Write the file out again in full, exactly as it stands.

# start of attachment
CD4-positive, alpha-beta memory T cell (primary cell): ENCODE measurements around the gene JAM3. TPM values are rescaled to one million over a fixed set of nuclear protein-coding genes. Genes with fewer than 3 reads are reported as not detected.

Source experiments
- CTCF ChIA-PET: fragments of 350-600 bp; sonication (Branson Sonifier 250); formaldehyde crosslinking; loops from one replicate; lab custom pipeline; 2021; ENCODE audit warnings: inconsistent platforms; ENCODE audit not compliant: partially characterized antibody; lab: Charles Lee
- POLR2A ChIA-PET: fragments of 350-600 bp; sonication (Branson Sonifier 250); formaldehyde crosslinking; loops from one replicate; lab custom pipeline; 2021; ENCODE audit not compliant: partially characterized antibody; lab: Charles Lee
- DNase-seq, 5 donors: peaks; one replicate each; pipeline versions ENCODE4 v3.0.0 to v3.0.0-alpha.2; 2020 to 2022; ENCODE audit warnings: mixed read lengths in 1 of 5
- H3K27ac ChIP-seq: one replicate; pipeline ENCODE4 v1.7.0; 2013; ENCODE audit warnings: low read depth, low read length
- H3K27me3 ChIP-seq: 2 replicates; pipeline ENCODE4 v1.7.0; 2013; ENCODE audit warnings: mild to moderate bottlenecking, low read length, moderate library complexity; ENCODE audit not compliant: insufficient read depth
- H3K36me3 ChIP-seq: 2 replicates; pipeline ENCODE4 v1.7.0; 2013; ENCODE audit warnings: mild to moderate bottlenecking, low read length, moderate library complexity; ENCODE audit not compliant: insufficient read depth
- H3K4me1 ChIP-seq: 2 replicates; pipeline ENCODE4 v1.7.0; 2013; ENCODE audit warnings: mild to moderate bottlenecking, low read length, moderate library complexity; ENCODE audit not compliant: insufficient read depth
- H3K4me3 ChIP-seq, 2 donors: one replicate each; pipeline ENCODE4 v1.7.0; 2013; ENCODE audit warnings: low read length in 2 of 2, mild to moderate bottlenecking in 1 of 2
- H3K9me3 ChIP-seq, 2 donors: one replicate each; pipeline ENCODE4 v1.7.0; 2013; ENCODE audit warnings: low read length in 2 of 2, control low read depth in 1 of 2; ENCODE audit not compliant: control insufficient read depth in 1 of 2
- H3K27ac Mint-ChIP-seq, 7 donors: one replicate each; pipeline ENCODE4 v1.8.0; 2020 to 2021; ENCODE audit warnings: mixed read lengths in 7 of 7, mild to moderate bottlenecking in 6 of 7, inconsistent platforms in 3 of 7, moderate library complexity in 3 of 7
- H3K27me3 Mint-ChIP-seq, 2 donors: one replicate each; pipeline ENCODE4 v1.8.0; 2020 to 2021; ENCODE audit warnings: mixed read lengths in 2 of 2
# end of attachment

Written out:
CD4-positive, alpha-beta memory T cell (primary cell): ENCODE measurements around the gene JAM3. TPM values are rescaled to one million over a fixed set of nuclear protein-coding genes. Genes with fewer than 3 reads are reported as not detected.

Source experiments
- CTCF ChIA-PET: fragments of 350-600 bp; sonication (Branson Sonifier 250); formaldehyde crosslinking; loops from one replicate; lab custom pipeline; 2021; ENCODE audit warnings: inconsistent platforms; ENCODE audit not compliant: partially characterized antibody; lab: Charles Lee
- POLR2A ChIA-PET: fragments of 350-600 bp; sonication (Branson Sonifier 250); formaldehyde crosslinking; loops from one replicate; lab custom pipeline; 2021; ENCODE audit not compliant: partially characterized antibody; lab: Charles Lee
- DNase-seq, 5 donors: peaks; one replicate each; pipeline versions ENCODE4 v3.0.0 to v3.0.0-alpha.2; 2020 to 2022; ENCODE audit warnings: mixed read lengths in 1 of 5
- H3K27ac ChIP-seq: one replicate; pipeline ENCODE4 v1.7.0; 2013; ENCODE audit warnings: low read depth, low read length
- H3K27me3 ChIP-seq: 2 replicates; pipeline ENCODE4 v1.7.0; 2013; ENCODE audit warnings: mild to moderate bottlenecking, low read length, moderate library complexity; ENCODE audit not compliant: insufficient read depth
- H3K36me3 ChIP-seq: 2 replicates; pipeline ENCODE4 v1.7.0; 2013; ENCODE audit warnings: mild to moderate bottlenecking, low read length, moderate library complexity; ENCODE audit not compliant: insufficient read depth
- H3K4me1 ChIP-seq: 2 replicates; pipeline ENCODE4 v1.7.0; 2013; ENCODE audit warnings: mild to moderate bottlenecking, low read length, moderate library complexity; ENCODE audit not compliant: insufficient read depth
- H3K4me3 ChIP-seq, 2 donors: one replicate each; pipeline ENCODE4 v1.7.0; 2013; ENCODE audit warnings: low read length in 2 of 2, mild to moderate bottlenecking in 1 of 2
- H3K9me3 ChIP-seq, 2 donors: one replicate each; pipeline ENCODE4 v1.7.0; 2013; ENCODE audit warnings: low read length in 2 of 2, control low read depth in 1 of 2; ENCODE audit not compliant: control insufficient read depth in 1 of 2
- H3K27ac Mint-ChIP-seq, 7 donors: one replicate each; pipeline ENCODE4 v1.8.0; 2020 to 2021; ENCODE audit warnings: mixed read lengths in 7 of 7, mild to moderate bottlenecking in 6 of 7, inconsistent platforms in 3 of 7, moderate library complexity in 3 of 7
- H3K27me3 Mint-ChIP-seq, 2 donors: one replicate each; pipeline ENCODE4 v1.8.0; 2020 to 2021; ENCODE audit warnings: mixed read lengths in 2 of 2